There are various stopping off points and an official finish point at Nongsa Point Marina with the Sail2Indonesia rally, but Grant and Mary like to do things their own way. They ended up joining the Sail Malaysia rally and benefitted from discounts at the marinas along the route.

“We agreed to join the Sail Malaysia yacht rally, which gave us all sorts of benefits on the trip north through the Straits of Malacca to Langkawi, where we’d planned on leaving the boat.

So, it was a few more days of festivities, meetings and socialising, before we headed out once again.

After a few days sampling the delights of Singapore, Malaysia felt relaxed and comfortable, and to think that just a few days earlier we’d been blown away with how fast and glitzy it had all seemed.”

No plan, no problem

And that’s how it goes for the Forbeses, they “don’t really have a plan.”

“We’ve come back to Australia a couple of times during the trip, and we leave the boat in the marina. Then last year back in October, we sailed up to Thailand and the Burma border for the pick of the season and then back again to Malaysia.

We’re now looking at all the options for next season – rallies to the Andaman Islands, Sumatra, and Borneo… there should be some good surf!”

Far from the crowds

“On a boat, you can experience all of these little anchorages in Indonesia – you won’t get there another way.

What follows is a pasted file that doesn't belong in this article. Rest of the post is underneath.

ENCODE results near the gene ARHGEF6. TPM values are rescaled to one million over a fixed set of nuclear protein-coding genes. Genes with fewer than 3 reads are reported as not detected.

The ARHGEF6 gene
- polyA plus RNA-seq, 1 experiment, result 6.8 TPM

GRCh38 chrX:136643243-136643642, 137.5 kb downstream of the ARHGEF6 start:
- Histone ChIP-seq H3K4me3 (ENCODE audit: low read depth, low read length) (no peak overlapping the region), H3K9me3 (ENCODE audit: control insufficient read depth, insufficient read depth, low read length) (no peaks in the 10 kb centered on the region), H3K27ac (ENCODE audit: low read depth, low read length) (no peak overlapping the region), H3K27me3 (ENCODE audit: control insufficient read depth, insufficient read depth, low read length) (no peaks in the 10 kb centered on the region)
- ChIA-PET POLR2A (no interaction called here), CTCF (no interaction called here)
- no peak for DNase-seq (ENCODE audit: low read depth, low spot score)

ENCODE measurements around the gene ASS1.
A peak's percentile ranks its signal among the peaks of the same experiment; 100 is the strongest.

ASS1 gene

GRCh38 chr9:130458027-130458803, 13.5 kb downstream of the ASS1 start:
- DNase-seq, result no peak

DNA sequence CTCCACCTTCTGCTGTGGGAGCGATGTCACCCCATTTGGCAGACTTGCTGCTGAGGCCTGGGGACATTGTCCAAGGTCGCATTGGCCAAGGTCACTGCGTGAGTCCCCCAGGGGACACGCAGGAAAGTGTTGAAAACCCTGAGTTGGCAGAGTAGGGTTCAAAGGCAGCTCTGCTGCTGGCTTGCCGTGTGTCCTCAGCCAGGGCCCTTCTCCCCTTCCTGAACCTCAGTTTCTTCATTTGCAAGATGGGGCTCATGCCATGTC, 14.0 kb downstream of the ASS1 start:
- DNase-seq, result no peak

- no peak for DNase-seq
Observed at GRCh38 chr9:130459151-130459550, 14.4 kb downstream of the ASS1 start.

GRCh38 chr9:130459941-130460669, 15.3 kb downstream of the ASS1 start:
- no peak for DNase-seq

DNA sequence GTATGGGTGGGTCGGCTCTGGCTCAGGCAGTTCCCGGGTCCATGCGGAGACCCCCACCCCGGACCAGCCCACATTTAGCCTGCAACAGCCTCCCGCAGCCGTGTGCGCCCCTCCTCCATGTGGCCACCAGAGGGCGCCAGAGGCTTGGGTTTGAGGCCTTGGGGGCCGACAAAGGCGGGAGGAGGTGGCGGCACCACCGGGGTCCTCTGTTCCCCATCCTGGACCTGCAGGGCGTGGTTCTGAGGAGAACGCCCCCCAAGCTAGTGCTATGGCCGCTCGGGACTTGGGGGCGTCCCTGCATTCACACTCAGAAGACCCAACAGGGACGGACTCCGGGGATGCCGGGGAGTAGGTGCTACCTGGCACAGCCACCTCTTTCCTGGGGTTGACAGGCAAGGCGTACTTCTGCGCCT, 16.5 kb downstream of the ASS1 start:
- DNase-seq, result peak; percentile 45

In Indonesia and Thailand, the popular spots can be overrun with tourists. But you don’t have to go far to pull up on a deserted spot, drop anchor and go for a swim. You can’t do that as a package tourist.

Up near the Burma border, there are some fantastic spots. Every country has something a little bit different.”

The Search continues

When you visit the El Gato website, you’ll find a delightful sketchbook of Grant’s work.

He still sketches in his retirement, their big cat affording him the space to do so.

“I worked previously at Rip Curl as a graphic artist and they have an ad campaign called The Search which they came up with on a boat trip.

I was part of that. And now it’s been revived, inspired by Mick Fanning.”

The Search is about finding the perfect wave, the perfect spot, the perfect moment – still an inspiration for Grant today, as he captures precious experiences through his drawings.

The sketch here was to honour El Gato’s equatorial crossing.

“I go surfing as much as I can, but less so when we’re out on the boat.

The boat takes up my energy and time, and part of being a good boat skipper is steering clear of surf!

Early next year we will head to Sumatra and I’d like to get back into surfing there, and the boat is easy to anchor in shallow water – ideal for surfing.”

The perfect retirement plan?

“We’ve got no fixed timeline. We’ve got nothing much else to do!

While you’ve got your fitness and health you’re crazy not to do this stuff. The Lagoon is not a physically demanding boat. I’d much rather be doing something interesting and exciting. It’s too easy to be retired and sit at home.

And it’s not as difficult as you would imagine, particularly offshore overseas cruising. We weren’t expert sailors at all. It’s not an overwhelming thing- there are lots of people older than us still cruising around. While not physically challenging, it is fantastic mental exercise to learn how to sail and navigate – it keeps your brain active and alive. And the camaraderie, that’s something special.”

Inspired by Grant and Mary’s story? Check out their blog El Gato, and talk to the team at TMG about starting your own on-water cruising adventure in a beautiful big cat.